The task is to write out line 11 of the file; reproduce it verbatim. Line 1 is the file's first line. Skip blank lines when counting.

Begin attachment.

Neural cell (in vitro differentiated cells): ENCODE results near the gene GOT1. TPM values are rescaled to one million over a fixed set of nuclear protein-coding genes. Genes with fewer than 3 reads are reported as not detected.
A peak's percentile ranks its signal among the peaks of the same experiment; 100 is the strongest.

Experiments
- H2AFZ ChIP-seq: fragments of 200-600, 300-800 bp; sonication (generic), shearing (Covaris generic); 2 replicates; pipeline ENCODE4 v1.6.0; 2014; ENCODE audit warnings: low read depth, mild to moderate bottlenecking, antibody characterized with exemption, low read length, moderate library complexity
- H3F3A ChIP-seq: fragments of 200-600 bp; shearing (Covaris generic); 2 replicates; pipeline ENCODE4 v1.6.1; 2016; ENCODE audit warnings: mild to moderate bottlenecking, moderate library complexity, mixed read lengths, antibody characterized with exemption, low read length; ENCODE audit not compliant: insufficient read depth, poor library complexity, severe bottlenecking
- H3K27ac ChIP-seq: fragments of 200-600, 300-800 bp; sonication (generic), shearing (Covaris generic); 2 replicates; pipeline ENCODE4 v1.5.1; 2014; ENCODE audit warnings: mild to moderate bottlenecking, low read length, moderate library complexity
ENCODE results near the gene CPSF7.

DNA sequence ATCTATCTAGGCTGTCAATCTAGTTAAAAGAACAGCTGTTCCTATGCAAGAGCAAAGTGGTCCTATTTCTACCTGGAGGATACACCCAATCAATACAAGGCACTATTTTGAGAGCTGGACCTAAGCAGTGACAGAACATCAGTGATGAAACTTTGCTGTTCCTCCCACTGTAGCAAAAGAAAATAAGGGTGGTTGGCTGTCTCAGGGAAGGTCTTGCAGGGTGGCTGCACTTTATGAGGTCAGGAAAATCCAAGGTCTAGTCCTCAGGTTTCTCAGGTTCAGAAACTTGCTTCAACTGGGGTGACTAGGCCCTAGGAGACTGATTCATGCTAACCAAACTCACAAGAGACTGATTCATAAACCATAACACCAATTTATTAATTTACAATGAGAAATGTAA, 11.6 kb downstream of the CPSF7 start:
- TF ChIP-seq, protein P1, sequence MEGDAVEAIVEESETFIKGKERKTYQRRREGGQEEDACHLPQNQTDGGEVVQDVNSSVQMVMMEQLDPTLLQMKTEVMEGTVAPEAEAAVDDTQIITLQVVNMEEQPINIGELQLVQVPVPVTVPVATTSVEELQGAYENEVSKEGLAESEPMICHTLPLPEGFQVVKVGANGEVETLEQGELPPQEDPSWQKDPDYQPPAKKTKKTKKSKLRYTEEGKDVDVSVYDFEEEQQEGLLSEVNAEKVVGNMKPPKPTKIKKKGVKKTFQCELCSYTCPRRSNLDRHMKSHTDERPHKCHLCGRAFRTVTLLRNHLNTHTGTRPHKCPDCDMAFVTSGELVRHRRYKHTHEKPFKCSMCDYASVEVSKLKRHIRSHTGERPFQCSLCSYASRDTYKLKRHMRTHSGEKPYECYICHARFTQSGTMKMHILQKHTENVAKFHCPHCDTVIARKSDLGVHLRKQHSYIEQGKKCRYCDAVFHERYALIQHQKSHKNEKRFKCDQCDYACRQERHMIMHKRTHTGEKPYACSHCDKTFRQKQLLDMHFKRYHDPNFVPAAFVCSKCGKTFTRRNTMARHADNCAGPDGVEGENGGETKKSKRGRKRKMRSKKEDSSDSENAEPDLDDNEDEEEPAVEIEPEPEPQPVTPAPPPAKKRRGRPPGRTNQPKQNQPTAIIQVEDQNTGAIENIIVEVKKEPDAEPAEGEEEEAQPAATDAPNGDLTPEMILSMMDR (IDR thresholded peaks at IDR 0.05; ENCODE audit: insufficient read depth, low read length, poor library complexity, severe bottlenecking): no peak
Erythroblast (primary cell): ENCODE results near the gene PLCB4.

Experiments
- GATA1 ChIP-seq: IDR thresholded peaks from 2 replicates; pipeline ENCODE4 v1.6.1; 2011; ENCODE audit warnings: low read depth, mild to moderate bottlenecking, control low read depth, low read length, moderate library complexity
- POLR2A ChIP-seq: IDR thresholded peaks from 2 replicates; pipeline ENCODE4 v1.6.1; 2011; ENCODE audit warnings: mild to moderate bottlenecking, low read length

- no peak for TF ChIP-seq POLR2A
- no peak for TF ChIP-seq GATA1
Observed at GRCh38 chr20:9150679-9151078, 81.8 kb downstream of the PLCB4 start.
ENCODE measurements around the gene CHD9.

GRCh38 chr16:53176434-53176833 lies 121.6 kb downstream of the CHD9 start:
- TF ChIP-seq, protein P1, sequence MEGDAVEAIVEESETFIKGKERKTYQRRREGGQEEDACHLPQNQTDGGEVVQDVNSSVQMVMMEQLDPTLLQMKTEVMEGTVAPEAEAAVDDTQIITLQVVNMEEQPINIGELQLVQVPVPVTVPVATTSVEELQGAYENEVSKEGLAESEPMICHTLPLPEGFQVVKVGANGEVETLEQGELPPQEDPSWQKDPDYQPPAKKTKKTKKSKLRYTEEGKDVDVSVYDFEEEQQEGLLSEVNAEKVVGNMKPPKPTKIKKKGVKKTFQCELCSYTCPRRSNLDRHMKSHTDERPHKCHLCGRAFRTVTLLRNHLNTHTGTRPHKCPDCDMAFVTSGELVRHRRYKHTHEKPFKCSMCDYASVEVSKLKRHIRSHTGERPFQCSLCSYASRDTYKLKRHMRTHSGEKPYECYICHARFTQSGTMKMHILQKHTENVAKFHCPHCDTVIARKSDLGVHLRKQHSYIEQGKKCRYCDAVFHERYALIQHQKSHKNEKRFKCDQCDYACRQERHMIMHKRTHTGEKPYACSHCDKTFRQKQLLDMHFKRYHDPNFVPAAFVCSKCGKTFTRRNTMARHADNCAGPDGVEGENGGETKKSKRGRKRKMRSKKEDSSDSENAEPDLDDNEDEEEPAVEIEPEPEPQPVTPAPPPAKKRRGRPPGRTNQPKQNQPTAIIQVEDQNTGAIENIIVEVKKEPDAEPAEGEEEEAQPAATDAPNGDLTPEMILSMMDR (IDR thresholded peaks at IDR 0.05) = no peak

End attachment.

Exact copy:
Experiments